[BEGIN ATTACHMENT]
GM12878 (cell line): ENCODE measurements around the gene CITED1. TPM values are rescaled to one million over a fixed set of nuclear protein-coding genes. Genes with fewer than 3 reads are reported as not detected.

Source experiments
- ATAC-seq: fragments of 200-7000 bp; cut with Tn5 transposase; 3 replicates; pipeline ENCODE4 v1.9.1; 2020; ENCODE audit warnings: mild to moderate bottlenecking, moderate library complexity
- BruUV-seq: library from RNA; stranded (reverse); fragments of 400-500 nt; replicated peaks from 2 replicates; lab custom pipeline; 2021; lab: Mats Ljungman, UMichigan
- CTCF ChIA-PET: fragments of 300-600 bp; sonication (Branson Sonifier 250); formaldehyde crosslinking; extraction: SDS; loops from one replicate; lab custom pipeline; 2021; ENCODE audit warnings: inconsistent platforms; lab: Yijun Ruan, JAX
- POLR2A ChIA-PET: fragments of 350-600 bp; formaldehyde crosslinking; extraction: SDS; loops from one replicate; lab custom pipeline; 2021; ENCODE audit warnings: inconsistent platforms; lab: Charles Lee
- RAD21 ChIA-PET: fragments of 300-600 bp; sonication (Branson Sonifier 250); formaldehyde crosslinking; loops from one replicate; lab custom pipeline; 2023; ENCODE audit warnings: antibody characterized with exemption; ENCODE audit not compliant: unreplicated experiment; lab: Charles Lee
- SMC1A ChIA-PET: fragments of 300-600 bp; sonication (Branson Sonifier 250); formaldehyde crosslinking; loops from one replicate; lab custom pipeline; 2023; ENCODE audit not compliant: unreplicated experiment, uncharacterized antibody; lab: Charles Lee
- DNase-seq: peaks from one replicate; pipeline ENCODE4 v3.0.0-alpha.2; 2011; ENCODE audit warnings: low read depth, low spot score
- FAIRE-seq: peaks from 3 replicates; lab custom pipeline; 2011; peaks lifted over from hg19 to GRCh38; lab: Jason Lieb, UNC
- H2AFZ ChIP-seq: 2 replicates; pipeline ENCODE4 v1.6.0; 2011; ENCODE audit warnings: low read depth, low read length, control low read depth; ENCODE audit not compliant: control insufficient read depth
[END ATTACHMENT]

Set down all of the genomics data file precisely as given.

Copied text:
GM12878 (cell line): ENCODE measurements around the gene CITED1. TPM values are rescaled to one million over a fixed set of nuclear protein-coding genes. Genes with fewer than 3 reads are reported as not detected.

Source experiments
- ATAC-seq: fragments of 200-7000 bp; cut with Tn5 transposase; 3 replicates; pipeline ENCODE4 v1.9.1; 2020; ENCODE audit warnings: mild to moderate bottlenecking, moderate library complexity
- BruUV-seq: library from RNA; stranded (reverse); fragments of 400-500 nt; replicated peaks from 2 replicates; lab custom pipeline; 2021; lab: Mats Ljungman, UMichigan
- CTCF ChIA-PET: fragments of 300-600 bp; sonication (Branson Sonifier 250); formaldehyde crosslinking; extraction: SDS; loops from one replicate; lab custom pipeline; 2021; ENCODE audit warnings: inconsistent platforms; lab: Yijun Ruan, JAX
- POLR2A ChIA-PET: fragments of 350-600 bp; formaldehyde crosslinking; extraction: SDS; loops from one replicate; lab custom pipeline; 2021; ENCODE audit warnings: inconsistent platforms; lab: Charles Lee
- RAD21 ChIA-PET: fragments of 300-600 bp; sonication (Branson Sonifier 250); formaldehyde crosslinking; loops from one replicate; lab custom pipeline; 2023; ENCODE audit warnings: antibody characterized with exemption; ENCODE audit not compliant: unreplicated experiment; lab: Charles Lee
- SMC1A ChIA-PET: fragments of 300-600 bp; sonication (Branson Sonifier 250); formaldehyde crosslinking; loops from one replicate; lab custom pipeline; 2023; ENCODE audit not compliant: unreplicated experiment, uncharacterized antibody; lab: Charles Lee
- DNase-seq: peaks from one replicate; pipeline ENCODE4 v3.0.0-alpha.2; 2011; ENCODE audit warnings: low read depth, low spot score
- FAIRE-seq: peaks from 3 replicates; lab custom pipeline; 2011; peaks lifted over from hg19 to GRCh38; lab: Jason Lieb, UNC
- H2AFZ ChIP-seq: 2 replicates; pipeline ENCODE4 v1.6.0; 2011; ENCODE audit warnings: low read depth, low read length, control low read depth; ENCODE audit not compliant: control insufficient read depth